Among the former we have a very familiar list of legitimate concerns:
Objectivity and fairness in coverage of controversial issues.
The effects of pornography and other portrayals of objectionable or criminal acts on the impressionable.
The validity of advertising claims and the exploitation of certain basic insecurities as a motivation for buying marginal products
News management and influence peddling on the part of government, business, labor, churches, or any powerful interest group.
The rights of journalists to protect their sources and their unpublished notes (in whatever medium) from unauthorized use.
The obligations of journalists to reveal information to appropriate authority to protect life and property.
The “morally correct” behaviour to be sought among these settings is usually obvious from commonplace sources and does not require any “special media ethics.” Various professional guilds, trade associations, and public interest groups have come up with guidelines for proper behaviour that cover most of the common cases under the above rubrics, honored though some may be more in the breach.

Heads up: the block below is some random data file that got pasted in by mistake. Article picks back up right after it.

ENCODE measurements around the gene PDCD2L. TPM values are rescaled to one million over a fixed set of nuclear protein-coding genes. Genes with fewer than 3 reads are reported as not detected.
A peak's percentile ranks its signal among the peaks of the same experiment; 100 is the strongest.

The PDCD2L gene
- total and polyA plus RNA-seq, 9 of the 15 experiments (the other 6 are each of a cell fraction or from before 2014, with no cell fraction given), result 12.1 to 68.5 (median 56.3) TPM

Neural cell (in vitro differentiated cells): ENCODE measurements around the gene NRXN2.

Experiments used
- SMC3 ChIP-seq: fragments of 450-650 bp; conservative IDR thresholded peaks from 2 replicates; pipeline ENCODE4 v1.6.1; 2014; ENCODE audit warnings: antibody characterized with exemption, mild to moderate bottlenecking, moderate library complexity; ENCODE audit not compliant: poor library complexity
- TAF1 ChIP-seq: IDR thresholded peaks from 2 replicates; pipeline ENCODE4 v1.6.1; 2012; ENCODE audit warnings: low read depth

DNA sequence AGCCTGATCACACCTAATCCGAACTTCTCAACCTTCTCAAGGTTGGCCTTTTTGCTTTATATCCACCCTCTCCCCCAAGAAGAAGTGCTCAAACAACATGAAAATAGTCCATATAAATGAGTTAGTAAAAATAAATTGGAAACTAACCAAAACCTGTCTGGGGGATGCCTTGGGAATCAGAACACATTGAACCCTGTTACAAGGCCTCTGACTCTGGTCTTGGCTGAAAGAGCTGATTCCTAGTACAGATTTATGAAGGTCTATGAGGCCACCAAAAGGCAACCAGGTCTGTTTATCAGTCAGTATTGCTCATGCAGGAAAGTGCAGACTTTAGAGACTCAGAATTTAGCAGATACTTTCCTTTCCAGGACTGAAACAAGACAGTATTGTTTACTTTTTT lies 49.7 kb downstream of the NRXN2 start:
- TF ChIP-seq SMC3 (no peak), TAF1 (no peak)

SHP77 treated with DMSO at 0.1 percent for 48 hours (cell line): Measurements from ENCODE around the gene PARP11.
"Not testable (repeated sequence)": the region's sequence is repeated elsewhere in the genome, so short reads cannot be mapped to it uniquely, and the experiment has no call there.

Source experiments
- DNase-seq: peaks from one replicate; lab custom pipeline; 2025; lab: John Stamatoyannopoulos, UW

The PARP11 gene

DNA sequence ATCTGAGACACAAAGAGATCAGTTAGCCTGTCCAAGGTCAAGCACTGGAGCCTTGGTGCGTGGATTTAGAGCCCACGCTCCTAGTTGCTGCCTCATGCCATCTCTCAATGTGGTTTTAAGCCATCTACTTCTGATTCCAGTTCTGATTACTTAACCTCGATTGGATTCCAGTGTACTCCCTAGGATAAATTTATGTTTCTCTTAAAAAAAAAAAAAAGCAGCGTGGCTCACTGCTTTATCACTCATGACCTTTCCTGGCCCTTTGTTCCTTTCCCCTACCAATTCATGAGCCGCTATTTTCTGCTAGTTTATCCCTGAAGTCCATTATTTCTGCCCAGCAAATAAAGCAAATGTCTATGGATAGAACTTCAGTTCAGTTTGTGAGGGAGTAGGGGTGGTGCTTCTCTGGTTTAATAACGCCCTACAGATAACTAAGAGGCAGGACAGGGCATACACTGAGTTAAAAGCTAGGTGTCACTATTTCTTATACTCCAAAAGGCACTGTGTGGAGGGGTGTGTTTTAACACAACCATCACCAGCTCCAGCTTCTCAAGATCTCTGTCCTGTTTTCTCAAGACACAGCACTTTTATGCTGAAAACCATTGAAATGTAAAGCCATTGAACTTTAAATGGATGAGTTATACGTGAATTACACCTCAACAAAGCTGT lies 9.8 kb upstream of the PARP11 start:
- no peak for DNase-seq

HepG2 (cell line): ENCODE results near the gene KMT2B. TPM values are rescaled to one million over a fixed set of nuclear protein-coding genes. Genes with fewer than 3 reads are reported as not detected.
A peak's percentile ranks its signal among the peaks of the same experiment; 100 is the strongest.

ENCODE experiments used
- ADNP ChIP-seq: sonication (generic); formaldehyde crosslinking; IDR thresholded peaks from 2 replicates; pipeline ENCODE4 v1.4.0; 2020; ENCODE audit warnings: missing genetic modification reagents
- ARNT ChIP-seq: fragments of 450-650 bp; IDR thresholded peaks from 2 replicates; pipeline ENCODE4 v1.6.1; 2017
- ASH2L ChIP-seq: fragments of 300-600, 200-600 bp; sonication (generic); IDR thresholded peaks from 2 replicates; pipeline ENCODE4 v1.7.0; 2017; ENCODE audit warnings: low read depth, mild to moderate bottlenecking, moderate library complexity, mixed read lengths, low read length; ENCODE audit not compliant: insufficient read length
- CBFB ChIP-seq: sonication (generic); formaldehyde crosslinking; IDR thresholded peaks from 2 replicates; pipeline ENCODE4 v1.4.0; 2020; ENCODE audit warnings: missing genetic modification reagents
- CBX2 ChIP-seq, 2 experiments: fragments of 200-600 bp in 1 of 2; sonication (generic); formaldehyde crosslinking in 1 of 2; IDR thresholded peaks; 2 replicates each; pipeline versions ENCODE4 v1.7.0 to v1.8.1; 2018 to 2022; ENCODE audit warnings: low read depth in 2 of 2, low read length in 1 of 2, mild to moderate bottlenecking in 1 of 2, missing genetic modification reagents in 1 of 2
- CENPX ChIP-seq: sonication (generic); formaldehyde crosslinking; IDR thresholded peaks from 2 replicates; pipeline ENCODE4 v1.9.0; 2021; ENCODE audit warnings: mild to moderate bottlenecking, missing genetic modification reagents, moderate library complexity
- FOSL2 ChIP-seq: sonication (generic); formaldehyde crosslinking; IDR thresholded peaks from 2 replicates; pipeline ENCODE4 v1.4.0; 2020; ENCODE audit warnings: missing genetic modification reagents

Far from obvious are the ethically appropriate approaches to the problems of pornography, glamourized violence, and stereotyping of any kind, especially racial or sexual. But the moral complexity does not spring so much from the nature of media as from the nature of art and fiction: Portrayal as an invitation to imitation or justification for immoral behaviour is a thorny problematic that both antedates and exceeds the context of modern media as such. In general, the transmission model has been applied here most unfruitfully, because its mechanistic presuppositions have led to the imposition or violation of taboos (nudity, Grand Guignolism, etc.).